What did it call for? It called for no further investments in Israeli industries. What are Israel's main industries? It's not Jaffa oranges, it's high tech, life saving medical equipment, like kidney dialysis machines. Israel per capita saves more lives than any other country in the world.
I said cutting off this industry was immoral, so I challenged one of the leading pro-divestment professors at one of the Harvard colleges to debate me in front of his students. I challenged him to debate the morality of signing the petition to divest from Israel, but not from North Korea, not Cuba, not China, not Libya, not from Iraq in those days, not the Sudan -- only Israel. This was a man who taught the Christian approaches to the Old Testament. He said to me "Professor Dershowitz, my knowledge of the Middle East ended with the death of Moses." I invited those students to see me, watch me debate him or a surrogate. When nobody showed to take his position, I set the petition on a chair as a token surrogate and we had a dialog.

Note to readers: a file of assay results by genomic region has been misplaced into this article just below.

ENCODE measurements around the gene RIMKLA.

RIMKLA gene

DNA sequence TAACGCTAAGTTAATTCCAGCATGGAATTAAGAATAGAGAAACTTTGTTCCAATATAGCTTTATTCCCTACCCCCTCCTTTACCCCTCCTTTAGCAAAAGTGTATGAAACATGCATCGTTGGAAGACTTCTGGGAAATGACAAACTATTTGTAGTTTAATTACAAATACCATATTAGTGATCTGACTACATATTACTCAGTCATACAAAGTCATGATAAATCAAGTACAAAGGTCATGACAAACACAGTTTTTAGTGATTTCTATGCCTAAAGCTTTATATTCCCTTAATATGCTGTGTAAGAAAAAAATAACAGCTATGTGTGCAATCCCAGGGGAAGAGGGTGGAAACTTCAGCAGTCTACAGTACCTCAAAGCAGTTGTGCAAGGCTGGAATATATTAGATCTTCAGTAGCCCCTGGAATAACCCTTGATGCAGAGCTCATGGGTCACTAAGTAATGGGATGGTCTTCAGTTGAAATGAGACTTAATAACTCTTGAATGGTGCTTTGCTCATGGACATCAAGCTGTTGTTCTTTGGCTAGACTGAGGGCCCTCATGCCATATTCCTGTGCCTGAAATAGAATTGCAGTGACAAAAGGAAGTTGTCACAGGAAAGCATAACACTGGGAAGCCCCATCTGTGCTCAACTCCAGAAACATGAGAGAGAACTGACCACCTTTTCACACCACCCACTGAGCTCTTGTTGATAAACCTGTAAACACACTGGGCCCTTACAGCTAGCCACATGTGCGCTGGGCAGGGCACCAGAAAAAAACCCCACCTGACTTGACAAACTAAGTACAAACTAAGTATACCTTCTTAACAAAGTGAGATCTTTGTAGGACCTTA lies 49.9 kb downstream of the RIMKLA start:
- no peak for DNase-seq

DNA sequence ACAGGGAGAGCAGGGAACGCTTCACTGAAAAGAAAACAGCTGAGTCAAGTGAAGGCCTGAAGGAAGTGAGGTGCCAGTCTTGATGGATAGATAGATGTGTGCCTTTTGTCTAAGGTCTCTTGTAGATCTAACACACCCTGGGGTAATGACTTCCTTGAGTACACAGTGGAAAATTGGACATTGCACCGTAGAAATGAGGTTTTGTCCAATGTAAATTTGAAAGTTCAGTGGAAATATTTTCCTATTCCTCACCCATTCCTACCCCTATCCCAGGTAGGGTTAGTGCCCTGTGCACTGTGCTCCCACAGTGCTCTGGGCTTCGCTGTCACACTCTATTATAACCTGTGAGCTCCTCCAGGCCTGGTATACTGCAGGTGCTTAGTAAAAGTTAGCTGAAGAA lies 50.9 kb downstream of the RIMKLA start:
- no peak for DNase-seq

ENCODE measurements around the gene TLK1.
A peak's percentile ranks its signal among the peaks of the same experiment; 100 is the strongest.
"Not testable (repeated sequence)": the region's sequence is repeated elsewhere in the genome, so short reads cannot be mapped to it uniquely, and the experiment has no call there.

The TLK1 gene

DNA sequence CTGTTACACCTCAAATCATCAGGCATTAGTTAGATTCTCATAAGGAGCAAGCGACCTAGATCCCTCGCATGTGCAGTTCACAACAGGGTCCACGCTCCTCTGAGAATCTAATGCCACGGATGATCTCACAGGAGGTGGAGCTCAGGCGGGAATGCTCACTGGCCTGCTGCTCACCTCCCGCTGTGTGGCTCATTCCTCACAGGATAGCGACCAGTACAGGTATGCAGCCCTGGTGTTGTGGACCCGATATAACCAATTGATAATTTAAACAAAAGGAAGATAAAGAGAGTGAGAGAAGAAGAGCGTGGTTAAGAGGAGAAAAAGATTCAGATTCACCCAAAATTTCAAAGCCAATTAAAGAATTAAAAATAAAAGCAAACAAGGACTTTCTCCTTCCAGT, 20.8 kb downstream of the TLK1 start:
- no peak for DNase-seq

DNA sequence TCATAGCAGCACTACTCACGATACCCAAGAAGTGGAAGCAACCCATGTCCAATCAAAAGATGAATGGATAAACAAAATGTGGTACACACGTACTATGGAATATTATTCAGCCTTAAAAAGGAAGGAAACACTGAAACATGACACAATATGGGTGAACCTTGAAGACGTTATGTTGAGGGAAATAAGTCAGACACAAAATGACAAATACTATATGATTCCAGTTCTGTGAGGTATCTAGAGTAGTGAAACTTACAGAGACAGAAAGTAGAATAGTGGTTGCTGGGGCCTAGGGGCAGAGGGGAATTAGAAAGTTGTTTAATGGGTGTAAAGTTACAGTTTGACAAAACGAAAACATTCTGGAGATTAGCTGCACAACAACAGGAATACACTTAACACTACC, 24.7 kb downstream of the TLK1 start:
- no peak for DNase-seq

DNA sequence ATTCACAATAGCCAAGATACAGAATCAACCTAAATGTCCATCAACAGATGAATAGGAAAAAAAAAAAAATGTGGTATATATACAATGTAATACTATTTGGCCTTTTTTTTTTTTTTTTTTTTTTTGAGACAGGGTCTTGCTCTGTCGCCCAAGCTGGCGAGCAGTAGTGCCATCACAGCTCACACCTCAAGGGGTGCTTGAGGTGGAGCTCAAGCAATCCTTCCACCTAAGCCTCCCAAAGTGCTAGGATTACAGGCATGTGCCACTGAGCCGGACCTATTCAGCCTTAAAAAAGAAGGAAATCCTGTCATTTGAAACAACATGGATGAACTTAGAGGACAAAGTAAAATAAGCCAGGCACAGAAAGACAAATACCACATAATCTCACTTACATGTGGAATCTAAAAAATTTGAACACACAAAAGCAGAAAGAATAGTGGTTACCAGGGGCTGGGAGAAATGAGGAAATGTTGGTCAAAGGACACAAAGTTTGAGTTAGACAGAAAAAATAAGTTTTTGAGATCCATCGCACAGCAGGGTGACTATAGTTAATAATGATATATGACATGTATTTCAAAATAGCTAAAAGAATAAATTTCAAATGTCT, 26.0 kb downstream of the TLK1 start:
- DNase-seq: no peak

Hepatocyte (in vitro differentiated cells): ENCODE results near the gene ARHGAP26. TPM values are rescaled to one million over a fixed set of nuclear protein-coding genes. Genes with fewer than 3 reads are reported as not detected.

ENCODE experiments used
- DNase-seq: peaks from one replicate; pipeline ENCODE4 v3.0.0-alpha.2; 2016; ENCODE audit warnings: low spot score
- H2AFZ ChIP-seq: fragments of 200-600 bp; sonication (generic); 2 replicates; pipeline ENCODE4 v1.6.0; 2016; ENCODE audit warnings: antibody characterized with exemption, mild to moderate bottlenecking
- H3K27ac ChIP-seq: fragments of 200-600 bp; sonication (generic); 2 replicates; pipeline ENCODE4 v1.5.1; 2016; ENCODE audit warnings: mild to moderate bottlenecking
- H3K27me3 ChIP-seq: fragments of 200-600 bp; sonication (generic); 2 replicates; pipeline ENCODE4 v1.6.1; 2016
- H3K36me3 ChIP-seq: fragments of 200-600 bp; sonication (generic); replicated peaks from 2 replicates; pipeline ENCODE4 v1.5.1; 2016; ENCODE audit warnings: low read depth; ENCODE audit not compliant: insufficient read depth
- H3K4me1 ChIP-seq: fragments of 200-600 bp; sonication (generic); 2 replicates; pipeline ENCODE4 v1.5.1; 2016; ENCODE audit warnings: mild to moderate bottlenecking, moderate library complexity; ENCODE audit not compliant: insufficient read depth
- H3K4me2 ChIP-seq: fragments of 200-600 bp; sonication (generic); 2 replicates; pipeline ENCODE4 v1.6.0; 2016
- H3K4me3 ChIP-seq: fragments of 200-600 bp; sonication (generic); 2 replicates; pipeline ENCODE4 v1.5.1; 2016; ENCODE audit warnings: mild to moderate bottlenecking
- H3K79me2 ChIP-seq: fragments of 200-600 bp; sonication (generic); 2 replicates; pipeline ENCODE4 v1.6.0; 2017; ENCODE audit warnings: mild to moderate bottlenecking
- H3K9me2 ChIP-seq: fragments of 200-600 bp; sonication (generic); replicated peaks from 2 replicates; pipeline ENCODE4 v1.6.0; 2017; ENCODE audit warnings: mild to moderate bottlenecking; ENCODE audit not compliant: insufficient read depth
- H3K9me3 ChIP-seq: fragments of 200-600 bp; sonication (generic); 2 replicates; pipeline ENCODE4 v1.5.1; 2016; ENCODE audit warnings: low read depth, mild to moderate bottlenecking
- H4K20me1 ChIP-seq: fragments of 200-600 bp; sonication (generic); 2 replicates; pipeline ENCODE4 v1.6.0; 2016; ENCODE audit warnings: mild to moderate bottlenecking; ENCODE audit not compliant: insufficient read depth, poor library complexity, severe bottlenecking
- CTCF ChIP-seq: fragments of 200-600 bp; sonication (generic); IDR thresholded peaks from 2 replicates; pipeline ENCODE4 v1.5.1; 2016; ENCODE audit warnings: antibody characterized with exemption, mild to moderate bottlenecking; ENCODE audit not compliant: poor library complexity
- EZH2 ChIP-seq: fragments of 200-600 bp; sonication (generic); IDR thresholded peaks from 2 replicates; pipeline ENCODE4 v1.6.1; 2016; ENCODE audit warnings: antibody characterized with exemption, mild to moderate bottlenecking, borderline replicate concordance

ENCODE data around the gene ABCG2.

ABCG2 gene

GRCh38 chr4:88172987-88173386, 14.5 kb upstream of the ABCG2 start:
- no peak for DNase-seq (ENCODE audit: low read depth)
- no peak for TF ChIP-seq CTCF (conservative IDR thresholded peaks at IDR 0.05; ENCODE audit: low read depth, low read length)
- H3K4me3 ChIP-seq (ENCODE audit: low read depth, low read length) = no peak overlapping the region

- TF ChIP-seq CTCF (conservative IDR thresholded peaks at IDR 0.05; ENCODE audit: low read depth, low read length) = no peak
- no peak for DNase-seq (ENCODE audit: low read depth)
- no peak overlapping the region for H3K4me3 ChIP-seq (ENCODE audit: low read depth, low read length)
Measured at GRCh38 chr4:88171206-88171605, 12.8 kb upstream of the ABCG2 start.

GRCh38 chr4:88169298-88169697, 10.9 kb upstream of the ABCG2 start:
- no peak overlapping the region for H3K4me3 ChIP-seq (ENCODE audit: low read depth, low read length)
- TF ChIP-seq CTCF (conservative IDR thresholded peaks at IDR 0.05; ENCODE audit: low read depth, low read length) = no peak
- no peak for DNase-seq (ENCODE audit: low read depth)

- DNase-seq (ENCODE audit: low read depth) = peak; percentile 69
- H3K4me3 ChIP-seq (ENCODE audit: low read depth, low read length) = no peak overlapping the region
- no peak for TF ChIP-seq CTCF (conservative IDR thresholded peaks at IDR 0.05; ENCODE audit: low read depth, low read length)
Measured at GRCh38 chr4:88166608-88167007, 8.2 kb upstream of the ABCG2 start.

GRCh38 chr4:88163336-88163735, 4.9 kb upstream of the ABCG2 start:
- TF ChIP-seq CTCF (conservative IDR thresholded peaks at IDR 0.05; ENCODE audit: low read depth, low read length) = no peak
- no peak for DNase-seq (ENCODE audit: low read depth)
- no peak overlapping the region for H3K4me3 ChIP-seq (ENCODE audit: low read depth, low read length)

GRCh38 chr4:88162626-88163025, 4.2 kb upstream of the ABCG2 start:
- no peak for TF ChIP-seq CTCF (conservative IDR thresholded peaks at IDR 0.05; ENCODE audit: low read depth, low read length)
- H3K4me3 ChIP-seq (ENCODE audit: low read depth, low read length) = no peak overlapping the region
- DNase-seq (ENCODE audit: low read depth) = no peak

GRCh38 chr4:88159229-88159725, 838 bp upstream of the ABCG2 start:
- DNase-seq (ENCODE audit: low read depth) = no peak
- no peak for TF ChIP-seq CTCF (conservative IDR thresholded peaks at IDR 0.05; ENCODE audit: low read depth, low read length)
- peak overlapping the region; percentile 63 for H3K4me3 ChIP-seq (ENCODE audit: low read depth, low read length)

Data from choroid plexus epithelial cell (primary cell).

Many of the students who attended were not Jews and held no firm views of Israel. They all came up to me afterward and said the same three words: "We didn't know!"
"We didn't know Israel first offered a two state solution, a Palestinian state, but the Arabs rejected it!"
"We didn't know in 1967 Israel accepted Resolution 242, in which the United Nations called for the return of territories captured in exchange for full peace and secure boundaries."
All Arab states rejected it saying, "no peace, no recognition, no negotiations," but students today said, "We didn't know!"